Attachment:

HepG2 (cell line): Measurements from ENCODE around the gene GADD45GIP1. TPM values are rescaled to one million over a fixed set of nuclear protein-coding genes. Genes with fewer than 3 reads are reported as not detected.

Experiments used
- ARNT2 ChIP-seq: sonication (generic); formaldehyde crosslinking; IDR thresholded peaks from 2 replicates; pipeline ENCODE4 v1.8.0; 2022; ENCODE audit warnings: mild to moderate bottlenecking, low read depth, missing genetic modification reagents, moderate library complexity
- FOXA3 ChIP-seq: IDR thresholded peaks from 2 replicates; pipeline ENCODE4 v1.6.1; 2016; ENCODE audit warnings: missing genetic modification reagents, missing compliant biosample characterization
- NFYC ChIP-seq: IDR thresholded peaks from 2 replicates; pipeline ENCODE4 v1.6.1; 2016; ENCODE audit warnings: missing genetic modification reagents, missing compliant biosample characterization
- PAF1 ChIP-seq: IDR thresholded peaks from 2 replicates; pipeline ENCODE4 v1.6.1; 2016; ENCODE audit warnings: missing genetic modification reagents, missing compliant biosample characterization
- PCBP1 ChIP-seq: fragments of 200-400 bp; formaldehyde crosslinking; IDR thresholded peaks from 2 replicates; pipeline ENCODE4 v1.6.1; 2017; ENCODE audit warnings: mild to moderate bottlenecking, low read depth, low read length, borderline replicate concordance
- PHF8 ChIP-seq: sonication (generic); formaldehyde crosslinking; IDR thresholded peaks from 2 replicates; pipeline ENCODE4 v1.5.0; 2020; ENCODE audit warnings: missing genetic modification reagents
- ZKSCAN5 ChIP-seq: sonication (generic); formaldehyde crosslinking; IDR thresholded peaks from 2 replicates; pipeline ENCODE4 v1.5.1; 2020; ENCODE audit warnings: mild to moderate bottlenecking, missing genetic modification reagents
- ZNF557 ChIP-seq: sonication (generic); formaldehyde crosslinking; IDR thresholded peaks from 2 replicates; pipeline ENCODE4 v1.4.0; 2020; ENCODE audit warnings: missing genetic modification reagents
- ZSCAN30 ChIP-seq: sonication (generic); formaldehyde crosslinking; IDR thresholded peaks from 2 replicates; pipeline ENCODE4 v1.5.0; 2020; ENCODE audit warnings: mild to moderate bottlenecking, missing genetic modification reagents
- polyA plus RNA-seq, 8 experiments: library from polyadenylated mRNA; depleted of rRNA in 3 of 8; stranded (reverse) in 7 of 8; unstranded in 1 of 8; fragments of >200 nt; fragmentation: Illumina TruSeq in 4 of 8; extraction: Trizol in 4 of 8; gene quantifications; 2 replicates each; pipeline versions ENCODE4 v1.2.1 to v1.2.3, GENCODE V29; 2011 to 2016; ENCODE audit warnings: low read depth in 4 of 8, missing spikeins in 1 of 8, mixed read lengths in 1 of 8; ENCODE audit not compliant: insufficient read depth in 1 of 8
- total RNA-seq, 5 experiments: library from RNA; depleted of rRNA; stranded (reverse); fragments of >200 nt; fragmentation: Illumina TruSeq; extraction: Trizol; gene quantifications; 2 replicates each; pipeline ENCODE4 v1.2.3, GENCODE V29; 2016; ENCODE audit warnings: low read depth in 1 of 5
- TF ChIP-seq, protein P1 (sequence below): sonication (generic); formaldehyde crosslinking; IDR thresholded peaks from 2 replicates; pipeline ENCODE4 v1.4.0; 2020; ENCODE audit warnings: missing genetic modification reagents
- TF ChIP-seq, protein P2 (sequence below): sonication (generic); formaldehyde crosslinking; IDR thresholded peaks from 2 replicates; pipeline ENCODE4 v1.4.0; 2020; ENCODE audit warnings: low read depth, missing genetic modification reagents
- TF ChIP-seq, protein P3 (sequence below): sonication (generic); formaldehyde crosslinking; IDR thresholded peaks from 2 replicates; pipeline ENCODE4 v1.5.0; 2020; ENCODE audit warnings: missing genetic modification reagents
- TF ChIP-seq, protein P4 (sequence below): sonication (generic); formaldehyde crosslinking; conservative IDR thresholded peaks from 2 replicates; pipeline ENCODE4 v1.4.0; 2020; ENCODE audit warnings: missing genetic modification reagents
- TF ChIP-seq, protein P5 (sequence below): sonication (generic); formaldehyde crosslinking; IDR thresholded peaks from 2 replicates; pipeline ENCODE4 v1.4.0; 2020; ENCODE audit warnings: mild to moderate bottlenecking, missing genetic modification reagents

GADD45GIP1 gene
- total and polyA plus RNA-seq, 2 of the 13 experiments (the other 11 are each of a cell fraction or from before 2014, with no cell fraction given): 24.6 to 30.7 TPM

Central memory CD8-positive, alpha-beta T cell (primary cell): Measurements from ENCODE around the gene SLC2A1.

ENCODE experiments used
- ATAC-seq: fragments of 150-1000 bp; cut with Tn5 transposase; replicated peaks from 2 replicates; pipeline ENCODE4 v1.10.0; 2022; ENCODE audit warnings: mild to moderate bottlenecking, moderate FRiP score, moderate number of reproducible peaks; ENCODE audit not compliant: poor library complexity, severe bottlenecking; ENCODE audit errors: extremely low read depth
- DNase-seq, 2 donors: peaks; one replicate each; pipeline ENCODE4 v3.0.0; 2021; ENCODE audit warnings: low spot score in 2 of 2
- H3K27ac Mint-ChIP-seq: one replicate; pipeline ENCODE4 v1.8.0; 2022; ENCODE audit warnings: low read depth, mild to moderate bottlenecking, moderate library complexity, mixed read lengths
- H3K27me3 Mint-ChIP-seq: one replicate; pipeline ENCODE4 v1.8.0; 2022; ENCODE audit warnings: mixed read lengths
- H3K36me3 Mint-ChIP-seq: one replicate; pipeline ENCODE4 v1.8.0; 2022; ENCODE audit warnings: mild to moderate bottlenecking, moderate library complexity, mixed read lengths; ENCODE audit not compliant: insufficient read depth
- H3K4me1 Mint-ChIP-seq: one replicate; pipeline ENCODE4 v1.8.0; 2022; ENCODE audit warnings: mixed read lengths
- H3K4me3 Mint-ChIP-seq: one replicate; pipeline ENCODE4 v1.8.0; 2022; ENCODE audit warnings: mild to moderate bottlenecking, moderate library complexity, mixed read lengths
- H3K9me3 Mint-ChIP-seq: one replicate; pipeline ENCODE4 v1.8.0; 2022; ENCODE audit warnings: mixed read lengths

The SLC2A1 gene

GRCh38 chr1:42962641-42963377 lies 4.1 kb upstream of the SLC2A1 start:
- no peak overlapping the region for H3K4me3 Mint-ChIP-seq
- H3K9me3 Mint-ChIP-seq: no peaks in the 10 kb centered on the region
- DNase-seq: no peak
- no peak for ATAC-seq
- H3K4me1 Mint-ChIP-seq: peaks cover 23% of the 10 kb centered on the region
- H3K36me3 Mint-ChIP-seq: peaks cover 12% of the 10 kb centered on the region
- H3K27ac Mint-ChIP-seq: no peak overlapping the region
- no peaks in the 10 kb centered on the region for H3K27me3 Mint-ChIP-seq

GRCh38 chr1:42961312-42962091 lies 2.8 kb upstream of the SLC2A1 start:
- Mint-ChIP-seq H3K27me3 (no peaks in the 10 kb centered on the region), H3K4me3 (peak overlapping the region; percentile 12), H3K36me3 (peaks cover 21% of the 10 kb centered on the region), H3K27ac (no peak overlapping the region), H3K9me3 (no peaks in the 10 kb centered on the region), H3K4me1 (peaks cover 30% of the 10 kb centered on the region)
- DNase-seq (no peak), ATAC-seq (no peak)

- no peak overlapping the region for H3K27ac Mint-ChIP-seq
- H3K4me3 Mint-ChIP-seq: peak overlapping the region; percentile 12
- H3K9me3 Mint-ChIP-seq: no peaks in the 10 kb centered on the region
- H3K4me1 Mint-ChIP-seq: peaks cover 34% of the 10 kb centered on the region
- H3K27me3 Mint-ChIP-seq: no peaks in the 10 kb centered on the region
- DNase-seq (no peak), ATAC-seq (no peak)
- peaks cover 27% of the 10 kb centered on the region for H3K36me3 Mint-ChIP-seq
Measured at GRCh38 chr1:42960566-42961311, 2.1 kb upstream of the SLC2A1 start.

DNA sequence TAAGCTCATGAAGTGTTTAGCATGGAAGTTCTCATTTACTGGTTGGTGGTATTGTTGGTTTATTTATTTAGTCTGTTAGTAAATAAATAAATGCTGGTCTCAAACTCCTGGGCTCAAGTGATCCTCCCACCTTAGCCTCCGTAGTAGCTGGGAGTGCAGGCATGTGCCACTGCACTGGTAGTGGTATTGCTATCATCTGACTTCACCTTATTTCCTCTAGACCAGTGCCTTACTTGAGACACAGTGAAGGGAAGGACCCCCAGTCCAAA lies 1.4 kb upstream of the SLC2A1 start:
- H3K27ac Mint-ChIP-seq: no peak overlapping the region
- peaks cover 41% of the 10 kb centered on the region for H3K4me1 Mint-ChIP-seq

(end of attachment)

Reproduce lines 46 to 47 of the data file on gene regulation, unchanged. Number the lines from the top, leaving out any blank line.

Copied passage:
- H3K9me3 Mint-ChIP-seq: no peaks in the 10 kb centered on the region
- H3K4me1 Mint-ChIP-seq: peaks cover 34% of the 10 kb centered on the region